The French and German foreign ministers came to Jerusalem recently to explain to Netanyahu that Iran will not agree to a new deal and that if America pulls out, so will Iran.

If that happens, they warned, the only way left to stop Iran will be with military force, and who has the appetite for that? What Europe might not be taking into account though is the possibility that Netanyahu has received assurances from Trump that he will attack Iran if it leaves the deal and begins racing toward a bomb. It is possible that if Iran withdraws and begins enriching uranium to military grade levels, the “fire and fury” Trump once threatened North Korea with, will be diverted to Iran.

But what if that doesn’t happen? What if Trump decides to nix the deal but then fails to follow through with tough negotiations or the threat of military force? Is Israel better off with the deal gone and Iran an even greater threat, or not? What if Trump connects the peace process to the nuclear deal and tells Netanyahu that he will happily take care of Iran, but only if Israel ensures progress on the Palestinian track? This would be the revival of the famous “Bushehr-for-Yitzhar” deal – Bushehr is the site of some of Iran’s nuclear reactors, and Yitzhar is a settlement in Samaria – that Barack Obama reportedly offered Netanyahu in late 2009. Under that deal, Obama was supposed to ensure that Iran’s nuclear program would be stopped, and Israel would, in exchange, facilitate the establishment of a Palestinian state.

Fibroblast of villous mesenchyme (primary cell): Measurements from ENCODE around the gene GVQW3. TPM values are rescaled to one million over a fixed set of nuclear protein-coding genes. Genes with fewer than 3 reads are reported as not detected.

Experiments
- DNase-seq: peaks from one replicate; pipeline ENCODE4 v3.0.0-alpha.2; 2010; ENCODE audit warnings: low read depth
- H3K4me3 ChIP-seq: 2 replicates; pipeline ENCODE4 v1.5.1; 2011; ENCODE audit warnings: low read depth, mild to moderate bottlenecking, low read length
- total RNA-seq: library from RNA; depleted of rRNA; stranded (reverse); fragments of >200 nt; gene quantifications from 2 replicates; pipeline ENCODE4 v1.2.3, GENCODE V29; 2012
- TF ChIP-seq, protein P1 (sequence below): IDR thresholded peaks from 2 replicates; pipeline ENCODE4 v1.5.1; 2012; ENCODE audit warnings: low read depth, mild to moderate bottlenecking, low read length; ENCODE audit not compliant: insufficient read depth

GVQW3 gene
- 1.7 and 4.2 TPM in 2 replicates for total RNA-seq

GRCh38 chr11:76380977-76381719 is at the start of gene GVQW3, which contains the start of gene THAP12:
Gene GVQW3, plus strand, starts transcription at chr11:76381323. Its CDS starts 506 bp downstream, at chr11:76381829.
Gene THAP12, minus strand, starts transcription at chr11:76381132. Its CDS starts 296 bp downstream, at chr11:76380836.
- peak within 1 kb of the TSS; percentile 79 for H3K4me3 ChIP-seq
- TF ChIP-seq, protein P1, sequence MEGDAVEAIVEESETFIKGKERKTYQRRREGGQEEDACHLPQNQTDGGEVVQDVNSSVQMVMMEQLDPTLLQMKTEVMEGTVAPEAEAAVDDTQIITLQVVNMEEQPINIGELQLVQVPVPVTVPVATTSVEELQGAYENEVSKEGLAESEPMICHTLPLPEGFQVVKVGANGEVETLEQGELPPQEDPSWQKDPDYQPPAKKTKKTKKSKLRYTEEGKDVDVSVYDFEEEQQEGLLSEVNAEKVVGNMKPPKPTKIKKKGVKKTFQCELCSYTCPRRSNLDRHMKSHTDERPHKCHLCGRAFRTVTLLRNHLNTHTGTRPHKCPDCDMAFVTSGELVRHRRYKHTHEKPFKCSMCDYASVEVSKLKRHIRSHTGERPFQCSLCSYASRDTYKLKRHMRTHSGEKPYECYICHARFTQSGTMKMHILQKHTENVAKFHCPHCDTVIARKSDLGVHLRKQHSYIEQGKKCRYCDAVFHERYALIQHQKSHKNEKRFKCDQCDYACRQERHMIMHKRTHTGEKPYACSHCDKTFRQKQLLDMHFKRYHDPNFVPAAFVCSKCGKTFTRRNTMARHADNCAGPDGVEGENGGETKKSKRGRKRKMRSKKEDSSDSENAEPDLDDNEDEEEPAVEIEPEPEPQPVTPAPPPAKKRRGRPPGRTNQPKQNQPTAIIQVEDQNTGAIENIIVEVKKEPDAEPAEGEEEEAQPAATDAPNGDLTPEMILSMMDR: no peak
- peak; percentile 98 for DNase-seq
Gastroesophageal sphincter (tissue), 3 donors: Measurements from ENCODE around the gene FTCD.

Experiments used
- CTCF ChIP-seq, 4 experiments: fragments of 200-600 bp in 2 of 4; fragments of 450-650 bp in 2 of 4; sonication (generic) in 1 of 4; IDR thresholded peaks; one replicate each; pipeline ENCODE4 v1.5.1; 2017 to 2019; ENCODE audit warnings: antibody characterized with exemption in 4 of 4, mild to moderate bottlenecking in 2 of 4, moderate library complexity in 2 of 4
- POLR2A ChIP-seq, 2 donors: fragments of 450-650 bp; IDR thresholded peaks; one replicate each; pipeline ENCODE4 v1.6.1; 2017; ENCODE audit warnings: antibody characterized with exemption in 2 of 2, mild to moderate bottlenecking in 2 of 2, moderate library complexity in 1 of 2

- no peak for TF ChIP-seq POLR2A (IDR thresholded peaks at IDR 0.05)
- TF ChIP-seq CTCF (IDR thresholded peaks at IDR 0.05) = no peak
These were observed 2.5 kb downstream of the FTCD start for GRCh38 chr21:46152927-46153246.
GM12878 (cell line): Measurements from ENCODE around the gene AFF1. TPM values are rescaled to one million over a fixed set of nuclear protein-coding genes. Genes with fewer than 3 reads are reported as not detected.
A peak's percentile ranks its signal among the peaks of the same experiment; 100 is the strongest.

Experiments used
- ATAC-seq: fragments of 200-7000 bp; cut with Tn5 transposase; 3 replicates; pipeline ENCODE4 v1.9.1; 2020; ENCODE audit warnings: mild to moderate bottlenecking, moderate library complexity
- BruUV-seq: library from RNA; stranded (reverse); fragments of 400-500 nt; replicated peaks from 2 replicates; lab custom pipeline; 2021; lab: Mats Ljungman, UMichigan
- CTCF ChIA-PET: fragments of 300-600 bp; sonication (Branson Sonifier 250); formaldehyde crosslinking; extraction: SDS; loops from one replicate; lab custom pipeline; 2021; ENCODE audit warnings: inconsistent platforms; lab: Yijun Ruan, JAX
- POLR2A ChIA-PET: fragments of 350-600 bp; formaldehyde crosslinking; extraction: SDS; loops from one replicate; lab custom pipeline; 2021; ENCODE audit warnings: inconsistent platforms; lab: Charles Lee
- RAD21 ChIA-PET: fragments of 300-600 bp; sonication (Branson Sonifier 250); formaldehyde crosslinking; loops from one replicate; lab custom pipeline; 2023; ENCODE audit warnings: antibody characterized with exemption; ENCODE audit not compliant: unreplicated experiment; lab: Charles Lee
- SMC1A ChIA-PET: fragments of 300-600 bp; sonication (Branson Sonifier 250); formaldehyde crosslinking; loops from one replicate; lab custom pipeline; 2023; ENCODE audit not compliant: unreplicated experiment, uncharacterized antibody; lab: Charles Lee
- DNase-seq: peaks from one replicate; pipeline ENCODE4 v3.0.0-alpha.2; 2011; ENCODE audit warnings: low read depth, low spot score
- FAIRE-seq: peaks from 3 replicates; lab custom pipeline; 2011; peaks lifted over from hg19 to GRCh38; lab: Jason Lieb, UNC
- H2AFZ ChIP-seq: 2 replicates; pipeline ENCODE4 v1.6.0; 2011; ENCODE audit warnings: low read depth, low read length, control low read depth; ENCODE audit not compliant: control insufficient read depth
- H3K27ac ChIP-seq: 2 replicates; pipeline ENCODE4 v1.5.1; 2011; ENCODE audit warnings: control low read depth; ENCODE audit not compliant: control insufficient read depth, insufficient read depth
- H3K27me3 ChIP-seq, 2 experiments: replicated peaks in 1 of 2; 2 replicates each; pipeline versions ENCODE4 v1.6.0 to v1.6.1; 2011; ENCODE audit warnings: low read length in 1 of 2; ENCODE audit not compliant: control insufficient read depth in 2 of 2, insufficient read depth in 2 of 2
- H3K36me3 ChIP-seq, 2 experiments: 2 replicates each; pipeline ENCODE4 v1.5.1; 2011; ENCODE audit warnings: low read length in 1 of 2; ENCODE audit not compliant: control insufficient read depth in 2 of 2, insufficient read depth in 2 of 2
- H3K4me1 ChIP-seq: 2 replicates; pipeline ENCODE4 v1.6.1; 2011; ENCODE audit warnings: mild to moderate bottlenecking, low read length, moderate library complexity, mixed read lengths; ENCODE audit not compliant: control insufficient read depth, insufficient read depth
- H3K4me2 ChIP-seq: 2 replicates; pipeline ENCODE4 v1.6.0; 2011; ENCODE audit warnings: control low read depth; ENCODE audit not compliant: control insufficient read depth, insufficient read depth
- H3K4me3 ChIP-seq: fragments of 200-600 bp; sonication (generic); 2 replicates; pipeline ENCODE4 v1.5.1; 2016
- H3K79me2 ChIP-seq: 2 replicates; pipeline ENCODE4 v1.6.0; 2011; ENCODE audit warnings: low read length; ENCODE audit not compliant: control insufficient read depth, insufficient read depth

The deal, of course, never materialized.

A Palestinian state was never established and the 2015 nuclear deal failed to completely stop Iran’s race to the bomb.

Is Trump planning such linkage between Iran and the Palestinians? It remains to be seen, although the timing of how this all plays out could be a sign of what is coming.

Just days after making a decision on Iran, the US will hold a ceremony marking the moving of its embassy from Tel Aviv to Jerusalem. Some security cabinet members are nervous of what will come next. As one member told me recently: “Even between friends, there never really is a free lunch.”

Whatever happens, Trump is going to have his hands full in the coming weeks. For any of these efforts to work – North Korea, Iran or the Israel-Palestinian peace process – the president will need to be personally involved, become intimately familiar with all of the details, and be prepared to use the full weight of his office when necessary.

Israel is just one piece on the presidential chessboard. It might seem that Israel and the US are aligned as never before, but Netanyahu will need to be careful to ensure Israel’s interests are not disregarded. As demonstrated by Trump’s surprising and off-the-cuff announcement last week that he plans to withdraw US forces from Syria, Netanyahu already knows that, with this president, anything is possible.

*****